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Day in The Life of A Remarkable Woman
by Laketa Lewis, Contributing Writer
It is 4:45 a.m. on a Wednesday morning and LaSonya Stovall, director of residential services at Savannah State University, is already up out of bed ready to start the day. Before she picks up her cell phone to check for missed calls and messages, wash her face, or brush her teeth, Stovall is down on her knees praying. After prayer, she goes to her closet to find the perfect outfit to tackle the day.
Today she chooses a green olive dress, a leopard print belt, a soft pink pearl necklace with matching bracelets on each wrist and four small diamond studs for the four piercings in her ear. A pink and green Alpha Kappa Alpha sorority purse that she received as a gift at a conference.
Stovall lives in Sand Fly, a five to 10 minute drive to SSU. She arrives at her office in Adams Hall by 7:30 a.m. and a pink and green sign on her office door reminds her of her breast cancer. “Cancer touched my breast,” the sign reads, “so I kicked its butt.” She’s been in remission for five years.
More inspiration lies in the “Word for the Day” and “Our Daily Bread,” books she always has around her office. They kept her going during her fight with cancer. “I say it’s gone. It’s never coming back, or I will beat it again,” says Stovall.
Stovall has a master’s degree in Public Administration, with distinction, in 1999 from SSU. At SSU, she’s a member of The Committee of 1000 and the Walls of Scholars; she’s a Gold Tiger, a Freshman Year Experience teacher and a chairperson for the homecoming committee.
Stovall’s office hops with the frogs, turtles, inspirational quotes, blue and orange spirit items and piles of paper work. The frogs symbolize the love Stovall has for her sorority AKA. The turtles are from her business sorority, Iota Phi Lambda. At home, orange and blue butterfly magnets decorate her refrigerator; a pointing hand signals No. 1 and how much she loves SSU.
“In my spare time, I attend all of the sporting events. I go to the baseball games, football games, basically all the sports games,” she says.
People who don’t know Stovall might think that after housing assignments are finished at the beginning of the year, she can relax. The reality is that she spends her days dealing with students who want to change rooms rooms, bug problems, broken furniture and fines for misbehavior.
This day, Stovall negotiates with Waffle House to persuade them to give students free waffles or discounts on meals. She’s also trying to talk the contractor who installed the new washers and dryers in the University Commons and Village into giving out free washing powder each month. She started a program to let parents buy care packages for their children.
“I try to do this all day to benefit our students in any way possible,” says Stovall.
The clock reaches 1 and Stovall heads to lunch. It is fried chicken Wednesday in the café, one of Stovall’s favorite days to eat on campus.
Leaving Adams Hall and walking through the circle, she all she sees, many of whom know her by name. She speaks to everyone.
In the cafeteria, Stovall greets the woman behind the serving line with “Hey, Ms. Jackie.” The woman loads Stovall’s tray with all of Stovall’s favorites. Today it’s two fried chicken breasts, mac and cheese and black-eyed peas.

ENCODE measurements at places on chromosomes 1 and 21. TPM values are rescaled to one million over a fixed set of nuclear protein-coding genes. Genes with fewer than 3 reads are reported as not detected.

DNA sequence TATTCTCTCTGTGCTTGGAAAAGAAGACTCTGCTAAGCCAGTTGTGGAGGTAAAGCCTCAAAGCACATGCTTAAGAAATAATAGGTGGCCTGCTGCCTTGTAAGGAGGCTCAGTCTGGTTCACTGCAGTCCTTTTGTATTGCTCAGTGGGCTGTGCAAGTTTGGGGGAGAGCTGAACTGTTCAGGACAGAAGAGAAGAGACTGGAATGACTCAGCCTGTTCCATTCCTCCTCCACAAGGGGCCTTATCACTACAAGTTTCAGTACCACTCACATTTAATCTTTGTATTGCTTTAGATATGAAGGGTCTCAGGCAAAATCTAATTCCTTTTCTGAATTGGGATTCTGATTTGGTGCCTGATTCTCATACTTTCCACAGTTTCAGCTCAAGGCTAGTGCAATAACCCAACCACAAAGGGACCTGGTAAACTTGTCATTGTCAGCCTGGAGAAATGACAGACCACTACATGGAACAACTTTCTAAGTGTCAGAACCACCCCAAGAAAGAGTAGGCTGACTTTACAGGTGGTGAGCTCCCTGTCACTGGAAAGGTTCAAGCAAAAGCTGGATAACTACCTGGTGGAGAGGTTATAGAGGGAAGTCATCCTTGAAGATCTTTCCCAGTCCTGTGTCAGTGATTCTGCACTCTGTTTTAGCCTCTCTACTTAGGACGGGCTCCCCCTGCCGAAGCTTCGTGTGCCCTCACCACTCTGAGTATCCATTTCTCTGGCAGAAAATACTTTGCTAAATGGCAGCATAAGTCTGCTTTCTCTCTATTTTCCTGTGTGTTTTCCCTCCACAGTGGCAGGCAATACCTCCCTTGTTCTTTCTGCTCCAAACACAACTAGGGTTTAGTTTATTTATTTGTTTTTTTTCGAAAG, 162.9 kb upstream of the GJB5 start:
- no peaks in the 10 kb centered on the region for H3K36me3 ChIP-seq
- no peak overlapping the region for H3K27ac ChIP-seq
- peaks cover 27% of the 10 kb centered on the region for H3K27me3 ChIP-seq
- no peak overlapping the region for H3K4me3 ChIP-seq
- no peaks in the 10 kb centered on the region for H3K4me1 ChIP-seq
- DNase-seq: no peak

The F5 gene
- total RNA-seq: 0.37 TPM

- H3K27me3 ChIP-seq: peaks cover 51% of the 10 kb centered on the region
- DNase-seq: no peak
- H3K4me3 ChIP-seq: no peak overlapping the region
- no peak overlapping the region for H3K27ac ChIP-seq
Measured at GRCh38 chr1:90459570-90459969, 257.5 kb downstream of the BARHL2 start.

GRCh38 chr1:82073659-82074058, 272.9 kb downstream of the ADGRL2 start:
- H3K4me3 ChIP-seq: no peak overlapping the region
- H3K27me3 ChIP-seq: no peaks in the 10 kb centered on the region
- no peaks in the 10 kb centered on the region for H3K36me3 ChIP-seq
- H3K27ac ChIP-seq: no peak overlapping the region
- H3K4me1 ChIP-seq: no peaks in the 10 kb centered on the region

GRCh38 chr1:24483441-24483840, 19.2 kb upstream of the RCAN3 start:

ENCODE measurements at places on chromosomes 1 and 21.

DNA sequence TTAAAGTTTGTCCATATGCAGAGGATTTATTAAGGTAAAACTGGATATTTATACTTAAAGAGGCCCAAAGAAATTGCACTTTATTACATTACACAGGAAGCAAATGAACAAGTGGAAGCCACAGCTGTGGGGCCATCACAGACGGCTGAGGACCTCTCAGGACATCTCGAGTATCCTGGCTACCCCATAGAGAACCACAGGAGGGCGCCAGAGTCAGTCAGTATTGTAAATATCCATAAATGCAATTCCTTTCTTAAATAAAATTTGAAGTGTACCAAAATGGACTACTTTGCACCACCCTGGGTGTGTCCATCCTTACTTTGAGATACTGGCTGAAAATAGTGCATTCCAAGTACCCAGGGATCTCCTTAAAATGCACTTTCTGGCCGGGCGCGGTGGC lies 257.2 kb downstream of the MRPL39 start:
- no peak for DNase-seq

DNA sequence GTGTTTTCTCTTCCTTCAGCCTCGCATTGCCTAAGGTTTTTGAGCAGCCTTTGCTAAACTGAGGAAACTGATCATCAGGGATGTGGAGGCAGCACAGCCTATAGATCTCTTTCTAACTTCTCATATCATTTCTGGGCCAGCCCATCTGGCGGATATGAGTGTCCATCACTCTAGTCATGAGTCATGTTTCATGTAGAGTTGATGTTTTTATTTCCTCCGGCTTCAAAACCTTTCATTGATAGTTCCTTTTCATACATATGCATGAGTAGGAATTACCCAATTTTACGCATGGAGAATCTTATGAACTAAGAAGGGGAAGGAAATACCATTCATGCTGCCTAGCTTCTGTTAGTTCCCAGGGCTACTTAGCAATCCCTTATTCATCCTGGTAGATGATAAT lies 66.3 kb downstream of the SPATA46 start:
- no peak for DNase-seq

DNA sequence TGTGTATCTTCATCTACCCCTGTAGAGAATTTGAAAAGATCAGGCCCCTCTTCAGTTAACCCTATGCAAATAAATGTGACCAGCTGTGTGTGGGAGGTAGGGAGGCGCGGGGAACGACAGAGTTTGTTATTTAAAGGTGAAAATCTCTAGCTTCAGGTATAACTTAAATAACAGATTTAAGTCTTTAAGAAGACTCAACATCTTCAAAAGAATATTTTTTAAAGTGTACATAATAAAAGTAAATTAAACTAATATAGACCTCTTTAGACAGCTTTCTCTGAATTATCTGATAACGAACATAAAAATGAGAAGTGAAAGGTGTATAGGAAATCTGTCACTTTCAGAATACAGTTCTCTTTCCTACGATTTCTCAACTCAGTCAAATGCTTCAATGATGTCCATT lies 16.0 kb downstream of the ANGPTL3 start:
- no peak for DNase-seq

When Stovall needs rice, she heads to Tiger Wok. “What are black eye peas without rice?” she asks.
Before Stovall gets her rice, she spies Vice President of Student Advancement Philip Adams. Standing with her lunch in her hands, she tells Adams about a student she got to know five years ago when she was a residence director.
The student has a mental illness, but he’s in school, she says. He has a $397 balance on his account and needs to clear that debt in order to stay in school.
“Everyday,” she adds, “The student comes to me and asks, ‘Has someone paid my bill yet?’ I say, ‘Not yet, but we will get it taken care of.’”
Adams nods with understanding and tells Stovall to send him the information, he will take care of it.
Solving money problems is not part of her job, but Stovall can’t help helping.
At 1:30, back in her office, Stovall finally eats lunch. She will spend the rest of her day with more problems and deals.
About 4:45 p.m., Monica Murchison-Battey drops in. She’s 40 and a non-traditional student who graduated in 2004. “She kept me out of trouble and gave me advice,” Murchison-Battey says. “She was just Stovall. She was trustworthy and dependable.”
At 5 p.m., Stovall changes into her workout gear and goes walking on campus with two friends, also on the SSU staff. The trio usually does four miles in an hour and 20 minutes. Stovall has lost over 80 pounds walking.
At 7:15 p.m., it’s time to teach Freshman Year Experience. Today, she gives the class a tour of the campus, sharing her amazement at all the new dorms on campus.
At 8:45 p.m., Stovall packs her things into her tan Ford Expedition – its front bumper with a pink and green AKA sticker — and drives home.
Tonight is a no-dinner night. She had a big lunch so will snack on fresh fruit. After a shower, Stovall ends the day as it began, with a prayer. At 9:30 p.m., the lights go black. This remarkable woman has conquered another day.
A poem, given to her by a student, comes to mind to describe this student advocate. “You Are A Remarkable Woman,” by Susan Polis Schutz says: “You are a remarkable woman who accomplishes so much as a giving woman in a selfish world…. You are a remarkable woman and you are loved by so many people whose lives you have touched including mine.”